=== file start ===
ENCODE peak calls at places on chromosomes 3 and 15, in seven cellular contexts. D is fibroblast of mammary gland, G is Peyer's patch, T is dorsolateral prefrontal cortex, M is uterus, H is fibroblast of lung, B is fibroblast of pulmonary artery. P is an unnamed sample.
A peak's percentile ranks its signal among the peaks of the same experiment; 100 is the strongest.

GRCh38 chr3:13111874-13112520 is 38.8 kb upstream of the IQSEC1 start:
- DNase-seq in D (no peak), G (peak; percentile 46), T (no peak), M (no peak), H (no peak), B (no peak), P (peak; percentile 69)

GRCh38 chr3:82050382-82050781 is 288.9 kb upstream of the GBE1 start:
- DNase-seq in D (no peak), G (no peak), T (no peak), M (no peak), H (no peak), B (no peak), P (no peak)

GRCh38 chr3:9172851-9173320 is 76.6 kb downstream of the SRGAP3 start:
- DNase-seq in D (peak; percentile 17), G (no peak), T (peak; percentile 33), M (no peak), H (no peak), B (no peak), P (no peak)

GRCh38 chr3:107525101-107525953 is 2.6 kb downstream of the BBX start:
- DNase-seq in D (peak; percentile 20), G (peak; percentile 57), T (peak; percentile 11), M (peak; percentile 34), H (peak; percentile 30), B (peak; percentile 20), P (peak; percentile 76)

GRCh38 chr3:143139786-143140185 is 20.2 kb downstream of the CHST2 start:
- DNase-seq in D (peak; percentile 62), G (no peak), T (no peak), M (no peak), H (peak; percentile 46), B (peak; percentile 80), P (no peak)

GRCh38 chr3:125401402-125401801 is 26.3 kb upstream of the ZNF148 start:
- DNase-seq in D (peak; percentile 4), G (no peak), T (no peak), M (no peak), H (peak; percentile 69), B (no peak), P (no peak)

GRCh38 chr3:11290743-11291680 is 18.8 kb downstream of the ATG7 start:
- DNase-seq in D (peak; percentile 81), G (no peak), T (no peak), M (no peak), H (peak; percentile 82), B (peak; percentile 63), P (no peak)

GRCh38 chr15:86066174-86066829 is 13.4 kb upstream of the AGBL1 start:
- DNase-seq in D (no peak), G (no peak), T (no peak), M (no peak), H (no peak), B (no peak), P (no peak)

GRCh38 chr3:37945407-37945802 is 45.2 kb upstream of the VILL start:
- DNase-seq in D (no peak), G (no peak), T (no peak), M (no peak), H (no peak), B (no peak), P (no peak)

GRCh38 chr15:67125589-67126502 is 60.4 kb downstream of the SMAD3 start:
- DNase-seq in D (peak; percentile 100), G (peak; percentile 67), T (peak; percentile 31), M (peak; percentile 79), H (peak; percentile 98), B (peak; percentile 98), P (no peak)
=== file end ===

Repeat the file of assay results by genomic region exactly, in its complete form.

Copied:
ENCODE peak calls at places on chromosomes 3 and 15, in seven cellular contexts. D is fibroblast of mammary gland, G is Peyer's patch, T is dorsolateral prefrontal cortex, M is uterus, H is fibroblast of lung, B is fibroblast of pulmonary artery. P is an unnamed sample.
A peak's percentile ranks its signal among the peaks of the same experiment; 100 is the strongest.

GRCh38 chr3:13111874-13112520 is 38.8 kb upstream of the IQSEC1 start:
- DNase-seq in D (no peak), G (peak; percentile 46), T (no peak), M (no peak), H (no peak), B (no peak), P (peak; percentile 69)

GRCh38 chr3:82050382-82050781 is 288.9 kb upstream of the GBE1 start:
- DNase-seq in D (no peak), G (no peak), T (no peak), M (no peak), H (no peak), B (no peak), P (no peak)

GRCh38 chr3:9172851-9173320 is 76.6 kb downstream of the SRGAP3 start:
- DNase-seq in D (peak; percentile 17), G (no peak), T (peak; percentile 33), M (no peak), H (no peak), B (no peak), P (no peak)

GRCh38 chr3:107525101-107525953 is 2.6 kb downstream of the BBX start:
- DNase-seq in D (peak; percentile 20), G (peak; percentile 57), T (peak; percentile 11), M (peak; percentile 34), H (peak; percentile 30), B (peak; percentile 20), P (peak; percentile 76)

GRCh38 chr3:143139786-143140185 is 20.2 kb downstream of the CHST2 start:
- DNase-seq in D (peak; percentile 62), G (no peak), T (no peak), M (no peak), H (peak; percentile 46), B (peak; percentile 80), P (no peak)

GRCh38 chr3:125401402-125401801 is 26.3 kb upstream of the ZNF148 start:
- DNase-seq in D (peak; percentile 4), G (no peak), T (no peak), M (no peak), H (peak; percentile 69), B (no peak), P (no peak)

GRCh38 chr3:11290743-11291680 is 18.8 kb downstream of the ATG7 start:
- DNase-seq in D (peak; percentile 81), G (no peak), T (no peak), M (no peak), H (peak; percentile 82), B (peak; percentile 63), P (no peak)

GRCh38 chr15:86066174-86066829 is 13.4 kb upstream of the AGBL1 start:
- DNase-seq in D (no peak), G (no peak), T (no peak), M (no peak), H (no peak), B (no peak), P (no peak)

GRCh38 chr3:37945407-37945802 is 45.2 kb upstream of the VILL start:
- DNase-seq in D (no peak), G (no peak), T (no peak), M (no peak), H (no peak), B (no peak), P (no peak)

GRCh38 chr15:67125589-67126502 is 60.4 kb downstream of the SMAD3 start:
- DNase-seq in D (peak; percentile 100), G (peak; percentile 67), T (peak; percentile 31), M (peak; percentile 79), H (peak; percentile 98), B (peak; percentile 98), P (no peak)